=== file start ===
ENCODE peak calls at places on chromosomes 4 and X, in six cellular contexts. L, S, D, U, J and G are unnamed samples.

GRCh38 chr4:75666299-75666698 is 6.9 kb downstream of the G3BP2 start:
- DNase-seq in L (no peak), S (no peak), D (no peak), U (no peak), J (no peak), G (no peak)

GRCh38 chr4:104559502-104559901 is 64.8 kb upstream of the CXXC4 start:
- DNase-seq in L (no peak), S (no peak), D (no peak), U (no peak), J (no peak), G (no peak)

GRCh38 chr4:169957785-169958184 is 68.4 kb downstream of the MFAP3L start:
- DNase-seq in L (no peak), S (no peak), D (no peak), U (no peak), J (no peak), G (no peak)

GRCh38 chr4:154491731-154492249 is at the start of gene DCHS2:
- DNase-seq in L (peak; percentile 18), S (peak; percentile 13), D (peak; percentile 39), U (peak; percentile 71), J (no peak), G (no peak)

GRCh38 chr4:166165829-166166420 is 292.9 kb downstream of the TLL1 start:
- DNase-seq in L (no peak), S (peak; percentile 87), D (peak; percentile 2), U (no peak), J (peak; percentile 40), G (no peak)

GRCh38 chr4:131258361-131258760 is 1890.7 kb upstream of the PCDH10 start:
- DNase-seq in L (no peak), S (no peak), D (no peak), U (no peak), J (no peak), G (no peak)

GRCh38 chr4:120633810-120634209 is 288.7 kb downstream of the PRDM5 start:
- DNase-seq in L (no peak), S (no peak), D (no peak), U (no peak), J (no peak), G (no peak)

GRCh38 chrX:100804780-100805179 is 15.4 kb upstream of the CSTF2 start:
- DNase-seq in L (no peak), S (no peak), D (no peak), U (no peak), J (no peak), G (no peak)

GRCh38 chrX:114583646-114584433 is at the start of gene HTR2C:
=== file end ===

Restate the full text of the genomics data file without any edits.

ENCODE peak calls at places on chromosomes 4 and X, in six cellular contexts. L, S, D, U, J and G are unnamed samples.

GRCh38 chr4:75666299-75666698 is 6.9 kb downstream of the G3BP2 start:
- DNase-seq in L (no peak), S (no peak), D (no peak), U (no peak), J (no peak), G (no peak)

GRCh38 chr4:104559502-104559901 is 64.8 kb upstream of the CXXC4 start:
- DNase-seq in L (no peak), S (no peak), D (no peak), U (no peak), J (no peak), G (no peak)

GRCh38 chr4:169957785-169958184 is 68.4 kb downstream of the MFAP3L start:
- DNase-seq in L (no peak), S (no peak), D (no peak), U (no peak), J (no peak), G (no peak)

GRCh38 chr4:154491731-154492249 is at the start of gene DCHS2:
- DNase-seq in L (peak; percentile 18), S (peak; percentile 13), D (peak; percentile 39), U (peak; percentile 71), J (no peak), G (no peak)

GRCh38 chr4:166165829-166166420 is 292.9 kb downstream of the TLL1 start:
- DNase-seq in L (no peak), S (peak; percentile 87), D (peak; percentile 2), U (no peak), J (peak; percentile 40), G (no peak)

GRCh38 chr4:131258361-131258760 is 1890.7 kb upstream of the PCDH10 start:
- DNase-seq in L (no peak), S (no peak), D (no peak), U (no peak), J (no peak), G (no peak)

GRCh38 chr4:120633810-120634209 is 288.7 kb downstream of the PRDM5 start:
- DNase-seq in L (no peak), S (no peak), D (no peak), U (no peak), J (no peak), G (no peak)

GRCh38 chrX:100804780-100805179 is 15.4 kb upstream of the CSTF2 start:
- DNase-seq in L (no peak), S (no peak), D (no peak), U (no peak), J (no peak), G (no peak)

GRCh38 chrX:114583646-114584433 is at the start of gene HTR2C: